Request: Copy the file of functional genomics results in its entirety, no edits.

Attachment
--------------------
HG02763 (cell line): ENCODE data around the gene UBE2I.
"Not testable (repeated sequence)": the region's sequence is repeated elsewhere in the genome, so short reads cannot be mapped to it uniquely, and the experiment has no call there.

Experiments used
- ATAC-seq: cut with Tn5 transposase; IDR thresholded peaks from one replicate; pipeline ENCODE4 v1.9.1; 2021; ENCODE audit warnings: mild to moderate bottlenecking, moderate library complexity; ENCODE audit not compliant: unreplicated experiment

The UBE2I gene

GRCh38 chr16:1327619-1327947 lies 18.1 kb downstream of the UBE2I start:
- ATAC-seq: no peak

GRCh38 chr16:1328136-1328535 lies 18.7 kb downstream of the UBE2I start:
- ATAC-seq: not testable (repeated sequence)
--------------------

HG02763 (cell line): ENCODE data around the gene UBE2I.
"Not testable (repeated sequence)": the region's sequence is repeated elsewhere in the genome, so short reads cannot be mapped to it uniquely, and the experiment has no call there.

Experiments used
- ATAC-seq: cut with Tn5 transposase; IDR thresholded peaks from one replicate; pipeline ENCODE4 v1.9.1; 2021; ENCODE audit warnings: mild to moderate bottlenecking, moderate library complexity; ENCODE audit not compliant: unreplicated experiment

The UBE2I gene

GRCh38 chr16:1327619-1327947 lies 18.1 kb downstream of the UBE2I start:
- ATAC-seq: no peak

GRCh38 chr16:1328136-1328535 lies 18.7 kb downstream of the UBE2I start:
- ATAC-seq: not testable (repeated sequence)